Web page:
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Families of Chicanos killed by cops protest at LAPD headquarters

By Carlos Montes |
April 2, 2019
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LA protest against police killings.
LA protest against police killings. (Fight Back! News/Staff)

Los Angeles, CA - Several families of young Chicano men killed by the LAPD joined a militant protest in front of the LAPD headquarters, March 30. A large banner with the slogan, “LAPD, stop killing Black and Brown people,” was displayed at the protest.

Josefina Rizo, the mother of Jose Mendez, a 16-year-old killed on February 6, 2016, was joined by Valerie Rivera, the mother of Eric Rivera, who was killed on June 6, 2017. The mothers spoke at the protest and demanded that LAPD stop killing young men and that officers be prosecuted by Los Angeles District Attorney Jackie Lacey.

Sol Marquez with Centro CSO led the protest with chants like “Prosecute killer cops!”

At the start of the protest, 30 students from Ceiba College Prep High School MEChA in Watsonville joined, chanting and holding up posters. Later, 500 members of the Movimiento Estudiantil Chicano de Aztlán (MEChA), or Chicano Student Movement of Aztlan arrived. MEChA de UCLA was hosting the 26th MEChA National Conference the weekend of March 30.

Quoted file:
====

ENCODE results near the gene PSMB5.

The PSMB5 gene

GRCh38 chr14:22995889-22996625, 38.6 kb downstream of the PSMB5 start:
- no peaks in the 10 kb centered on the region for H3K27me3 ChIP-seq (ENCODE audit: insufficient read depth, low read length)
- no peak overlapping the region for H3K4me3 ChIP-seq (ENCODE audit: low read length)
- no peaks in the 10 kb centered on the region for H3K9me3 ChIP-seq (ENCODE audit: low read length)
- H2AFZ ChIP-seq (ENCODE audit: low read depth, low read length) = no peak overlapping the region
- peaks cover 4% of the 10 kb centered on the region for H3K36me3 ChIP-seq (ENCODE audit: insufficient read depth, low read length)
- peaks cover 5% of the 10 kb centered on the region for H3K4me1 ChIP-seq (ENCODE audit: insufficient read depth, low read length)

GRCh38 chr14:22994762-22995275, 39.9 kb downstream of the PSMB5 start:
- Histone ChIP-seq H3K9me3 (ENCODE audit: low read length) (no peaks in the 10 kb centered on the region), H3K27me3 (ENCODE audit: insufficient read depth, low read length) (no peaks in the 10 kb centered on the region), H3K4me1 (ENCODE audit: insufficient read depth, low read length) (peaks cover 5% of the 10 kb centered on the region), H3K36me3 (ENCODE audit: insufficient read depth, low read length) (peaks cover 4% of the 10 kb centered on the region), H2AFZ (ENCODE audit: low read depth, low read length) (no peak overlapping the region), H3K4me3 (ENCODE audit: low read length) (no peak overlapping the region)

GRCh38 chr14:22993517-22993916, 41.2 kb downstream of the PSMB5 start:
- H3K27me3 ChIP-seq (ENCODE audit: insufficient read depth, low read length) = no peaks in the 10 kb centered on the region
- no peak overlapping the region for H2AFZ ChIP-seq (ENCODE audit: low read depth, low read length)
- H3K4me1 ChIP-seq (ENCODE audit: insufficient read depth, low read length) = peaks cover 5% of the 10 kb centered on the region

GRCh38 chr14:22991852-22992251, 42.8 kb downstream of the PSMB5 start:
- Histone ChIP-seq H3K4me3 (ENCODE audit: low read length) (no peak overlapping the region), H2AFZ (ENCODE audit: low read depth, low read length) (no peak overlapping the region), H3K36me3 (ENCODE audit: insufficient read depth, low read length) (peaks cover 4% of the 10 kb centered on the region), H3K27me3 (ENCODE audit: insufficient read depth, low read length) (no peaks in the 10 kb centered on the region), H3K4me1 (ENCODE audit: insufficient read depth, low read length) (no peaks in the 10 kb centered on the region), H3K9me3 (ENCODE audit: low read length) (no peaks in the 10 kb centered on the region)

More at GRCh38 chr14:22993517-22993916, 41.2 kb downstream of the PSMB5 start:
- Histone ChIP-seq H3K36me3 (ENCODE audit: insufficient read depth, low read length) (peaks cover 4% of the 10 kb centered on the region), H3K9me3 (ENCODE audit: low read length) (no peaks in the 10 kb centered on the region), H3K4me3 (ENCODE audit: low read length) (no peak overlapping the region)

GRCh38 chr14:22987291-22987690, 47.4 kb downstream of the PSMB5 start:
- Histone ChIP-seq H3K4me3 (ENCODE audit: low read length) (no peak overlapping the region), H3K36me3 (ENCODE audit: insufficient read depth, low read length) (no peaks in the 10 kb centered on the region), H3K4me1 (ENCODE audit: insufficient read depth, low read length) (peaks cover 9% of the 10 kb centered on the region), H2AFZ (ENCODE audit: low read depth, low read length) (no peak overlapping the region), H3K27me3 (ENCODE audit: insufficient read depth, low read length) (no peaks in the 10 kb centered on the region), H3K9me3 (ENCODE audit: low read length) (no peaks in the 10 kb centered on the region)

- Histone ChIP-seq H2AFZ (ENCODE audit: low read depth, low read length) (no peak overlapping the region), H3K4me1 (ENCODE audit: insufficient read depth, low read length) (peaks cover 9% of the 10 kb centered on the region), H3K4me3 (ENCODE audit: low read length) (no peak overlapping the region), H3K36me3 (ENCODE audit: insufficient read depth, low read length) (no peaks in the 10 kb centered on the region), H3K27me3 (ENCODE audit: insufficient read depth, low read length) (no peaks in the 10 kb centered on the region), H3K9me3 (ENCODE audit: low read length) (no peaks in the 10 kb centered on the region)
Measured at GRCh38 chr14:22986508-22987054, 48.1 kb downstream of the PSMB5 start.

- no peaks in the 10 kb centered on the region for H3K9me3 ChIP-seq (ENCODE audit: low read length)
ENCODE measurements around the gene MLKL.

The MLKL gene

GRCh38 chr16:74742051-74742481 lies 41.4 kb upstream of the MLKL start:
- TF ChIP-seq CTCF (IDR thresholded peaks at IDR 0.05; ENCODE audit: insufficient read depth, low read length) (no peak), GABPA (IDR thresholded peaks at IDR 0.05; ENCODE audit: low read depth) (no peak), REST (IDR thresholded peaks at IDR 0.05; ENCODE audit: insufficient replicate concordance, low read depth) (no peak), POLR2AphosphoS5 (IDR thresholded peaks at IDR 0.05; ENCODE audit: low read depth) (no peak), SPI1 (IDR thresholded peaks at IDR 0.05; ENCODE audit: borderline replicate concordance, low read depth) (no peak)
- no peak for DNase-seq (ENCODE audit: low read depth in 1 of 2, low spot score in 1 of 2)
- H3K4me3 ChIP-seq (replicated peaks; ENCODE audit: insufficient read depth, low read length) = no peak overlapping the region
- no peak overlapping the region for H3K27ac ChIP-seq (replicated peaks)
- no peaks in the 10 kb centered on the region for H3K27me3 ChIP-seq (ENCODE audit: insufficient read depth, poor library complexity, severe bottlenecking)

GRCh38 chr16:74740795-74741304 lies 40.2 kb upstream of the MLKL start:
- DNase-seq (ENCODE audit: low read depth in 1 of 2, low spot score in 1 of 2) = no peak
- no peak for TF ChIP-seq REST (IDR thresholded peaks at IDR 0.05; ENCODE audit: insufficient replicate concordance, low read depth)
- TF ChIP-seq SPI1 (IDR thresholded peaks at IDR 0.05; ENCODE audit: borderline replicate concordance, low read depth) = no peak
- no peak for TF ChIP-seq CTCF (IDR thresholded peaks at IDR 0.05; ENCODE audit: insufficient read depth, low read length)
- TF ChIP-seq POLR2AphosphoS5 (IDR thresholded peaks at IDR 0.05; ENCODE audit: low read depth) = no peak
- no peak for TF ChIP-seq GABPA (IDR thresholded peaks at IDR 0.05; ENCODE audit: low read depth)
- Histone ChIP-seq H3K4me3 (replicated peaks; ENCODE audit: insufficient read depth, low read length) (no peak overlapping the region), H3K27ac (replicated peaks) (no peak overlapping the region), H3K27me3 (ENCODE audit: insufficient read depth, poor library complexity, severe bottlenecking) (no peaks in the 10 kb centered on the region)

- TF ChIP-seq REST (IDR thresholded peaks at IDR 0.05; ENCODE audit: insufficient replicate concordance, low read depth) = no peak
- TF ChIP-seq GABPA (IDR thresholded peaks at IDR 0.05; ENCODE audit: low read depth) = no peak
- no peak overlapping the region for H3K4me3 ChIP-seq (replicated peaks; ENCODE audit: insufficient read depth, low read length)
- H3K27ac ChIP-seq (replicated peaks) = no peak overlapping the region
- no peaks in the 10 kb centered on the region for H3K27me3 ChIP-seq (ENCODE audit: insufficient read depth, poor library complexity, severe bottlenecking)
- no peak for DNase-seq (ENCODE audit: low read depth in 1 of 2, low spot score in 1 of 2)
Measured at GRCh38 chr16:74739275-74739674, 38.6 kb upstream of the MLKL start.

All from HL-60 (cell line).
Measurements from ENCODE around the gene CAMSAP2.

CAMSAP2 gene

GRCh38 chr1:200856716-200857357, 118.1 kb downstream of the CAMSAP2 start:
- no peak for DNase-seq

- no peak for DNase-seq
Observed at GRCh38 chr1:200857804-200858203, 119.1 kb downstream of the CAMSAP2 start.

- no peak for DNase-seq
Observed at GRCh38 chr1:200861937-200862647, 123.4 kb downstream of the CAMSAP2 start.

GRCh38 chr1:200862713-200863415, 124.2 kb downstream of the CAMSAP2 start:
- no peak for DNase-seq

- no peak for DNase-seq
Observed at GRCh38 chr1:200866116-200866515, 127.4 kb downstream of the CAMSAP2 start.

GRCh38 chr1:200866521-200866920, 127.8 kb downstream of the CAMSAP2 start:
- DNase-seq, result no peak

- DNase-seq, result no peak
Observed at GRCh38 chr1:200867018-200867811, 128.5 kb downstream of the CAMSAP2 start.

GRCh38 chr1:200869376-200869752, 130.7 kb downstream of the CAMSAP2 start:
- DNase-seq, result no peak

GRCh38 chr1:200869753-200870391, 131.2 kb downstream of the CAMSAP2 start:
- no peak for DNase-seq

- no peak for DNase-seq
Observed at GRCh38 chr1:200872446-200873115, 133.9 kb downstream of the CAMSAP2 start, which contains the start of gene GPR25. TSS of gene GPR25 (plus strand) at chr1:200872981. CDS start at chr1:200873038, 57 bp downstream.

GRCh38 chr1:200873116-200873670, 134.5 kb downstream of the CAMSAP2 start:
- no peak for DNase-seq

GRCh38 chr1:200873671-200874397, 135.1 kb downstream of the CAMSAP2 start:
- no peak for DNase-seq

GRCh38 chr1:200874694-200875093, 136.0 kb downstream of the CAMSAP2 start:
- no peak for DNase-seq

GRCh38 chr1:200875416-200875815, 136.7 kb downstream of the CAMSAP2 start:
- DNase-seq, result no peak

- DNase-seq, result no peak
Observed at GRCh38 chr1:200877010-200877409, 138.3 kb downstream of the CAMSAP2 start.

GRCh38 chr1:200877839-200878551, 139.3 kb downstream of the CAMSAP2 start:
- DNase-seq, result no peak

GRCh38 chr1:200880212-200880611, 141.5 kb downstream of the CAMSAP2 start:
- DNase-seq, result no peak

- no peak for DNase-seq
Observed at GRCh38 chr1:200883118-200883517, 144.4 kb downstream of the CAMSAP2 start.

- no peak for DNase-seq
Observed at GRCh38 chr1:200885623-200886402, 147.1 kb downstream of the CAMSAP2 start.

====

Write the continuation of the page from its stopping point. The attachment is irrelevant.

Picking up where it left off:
The families and Centro CSO members mounted a large, flatbed truck to denounce the LAPD for killing Chicanos and Blacks. Sol Marquez, along with a spokesperson for Black Lives Matter-Los Angeles denounced the police killing and pointed out the long history of resistance by the Chicano and Black communities.

Organized by Centro Community Service Organization (CSO), the protest included Boyle Heights’ East LA residents, teachers and students.

After the demonstration at the LAPD, the large crowd marched to the Federal Metropolitan Detention Center, this time to protest the Detention Center and ICE. Speeches were made by Bayan USA, American Indian Movement (AIM), Union del Barrio, La Raza Unida Party, and MEChA. They demanded an end to the Trump attacks, detentions and deportations.

Later that day, the National MEChA Conference hosted a panel on the East LA Chicano Student Walkouts of 1968. The panel was held at La Plaza de Cultura y Arte with music, local food and cultural vendors. During the panel, veteran ELA Walkout leaders talked about the struggle for equality in education as part of the long history of struggle of the Chicano people in the Southwest for self-determination.

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